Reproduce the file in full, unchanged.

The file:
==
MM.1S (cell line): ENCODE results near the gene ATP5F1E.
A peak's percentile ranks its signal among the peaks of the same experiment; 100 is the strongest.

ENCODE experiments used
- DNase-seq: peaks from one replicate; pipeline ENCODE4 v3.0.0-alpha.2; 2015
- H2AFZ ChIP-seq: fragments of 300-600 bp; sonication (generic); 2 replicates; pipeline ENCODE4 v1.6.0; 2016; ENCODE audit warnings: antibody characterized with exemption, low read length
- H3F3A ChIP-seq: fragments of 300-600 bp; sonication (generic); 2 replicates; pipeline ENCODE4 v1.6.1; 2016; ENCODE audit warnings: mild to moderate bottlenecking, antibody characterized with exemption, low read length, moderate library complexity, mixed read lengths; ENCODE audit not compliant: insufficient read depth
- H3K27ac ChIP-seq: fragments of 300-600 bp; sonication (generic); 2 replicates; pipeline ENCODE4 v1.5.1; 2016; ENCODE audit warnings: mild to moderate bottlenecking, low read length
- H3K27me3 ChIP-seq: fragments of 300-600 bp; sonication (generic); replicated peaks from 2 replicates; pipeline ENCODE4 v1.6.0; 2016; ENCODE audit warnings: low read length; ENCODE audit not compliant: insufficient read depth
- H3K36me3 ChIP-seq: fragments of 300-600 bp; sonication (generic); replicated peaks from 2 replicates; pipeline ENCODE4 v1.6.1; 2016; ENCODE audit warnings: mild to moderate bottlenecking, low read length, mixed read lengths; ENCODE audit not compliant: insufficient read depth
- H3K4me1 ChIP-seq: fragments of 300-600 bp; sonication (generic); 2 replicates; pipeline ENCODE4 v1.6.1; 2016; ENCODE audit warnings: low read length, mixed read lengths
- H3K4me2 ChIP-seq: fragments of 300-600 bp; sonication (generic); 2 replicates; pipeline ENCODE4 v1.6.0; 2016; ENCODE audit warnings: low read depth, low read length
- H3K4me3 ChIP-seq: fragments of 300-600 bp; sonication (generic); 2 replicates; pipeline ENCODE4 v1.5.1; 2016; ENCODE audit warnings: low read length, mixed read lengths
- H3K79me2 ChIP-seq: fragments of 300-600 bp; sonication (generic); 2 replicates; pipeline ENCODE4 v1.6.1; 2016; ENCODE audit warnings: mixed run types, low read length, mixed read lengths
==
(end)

MM.1S (cell line): ENCODE results near the gene ATP5F1E.
A peak's percentile ranks its signal among the peaks of the same experiment; 100 is the strongest.

ENCODE experiments used
- DNase-seq: peaks from one replicate; pipeline ENCODE4 v3.0.0-alpha.2; 2015
- H2AFZ ChIP-seq: fragments of 300-600 bp; sonication (generic); 2 replicates; pipeline ENCODE4 v1.6.0; 2016; ENCODE audit warnings: antibody characterized with exemption, low read length
- H3F3A ChIP-seq: fragments of 300-600 bp; sonication (generic); 2 replicates; pipeline ENCODE4 v1.6.1; 2016; ENCODE audit warnings: mild to moderate bottlenecking, antibody characterized with exemption, low read length, moderate library complexity, mixed read lengths; ENCODE audit not compliant: insufficient read depth
- H3K27ac ChIP-seq: fragments of 300-600 bp; sonication (generic); 2 replicates; pipeline ENCODE4 v1.5.1; 2016; ENCODE audit warnings: mild to moderate bottlenecking, low read length
- H3K27me3 ChIP-seq: fragments of 300-600 bp; sonication (generic); replicated peaks from 2 replicates; pipeline ENCODE4 v1.6.0; 2016; ENCODE audit warnings: low read length; ENCODE audit not compliant: insufficient read depth
- H3K36me3 ChIP-seq: fragments of 300-600 bp; sonication (generic); replicated peaks from 2 replicates; pipeline ENCODE4 v1.6.1; 2016; ENCODE audit warnings: mild to moderate bottlenecking, low read length, mixed read lengths; ENCODE audit not compliant: insufficient read depth
- H3K4me1 ChIP-seq: fragments of 300-600 bp; sonication (generic); 2 replicates; pipeline ENCODE4 v1.6.1; 2016; ENCODE audit warnings: low read length, mixed read lengths
- H3K4me2 ChIP-seq: fragments of 300-600 bp; sonication (generic); 2 replicates; pipeline ENCODE4 v1.6.0; 2016; ENCODE audit warnings: low read depth, low read length
- H3K4me3 ChIP-seq: fragments of 300-600 bp; sonication (generic); 2 replicates; pipeline ENCODE4 v1.5.1; 2016; ENCODE audit warnings: low read length, mixed read lengths
- H3K79me2 ChIP-seq: fragments of 300-600 bp; sonication (generic); 2 replicates; pipeline ENCODE4 v1.6.1; 2016; ENCODE audit warnings: mixed run types, low read length, mixed read lengths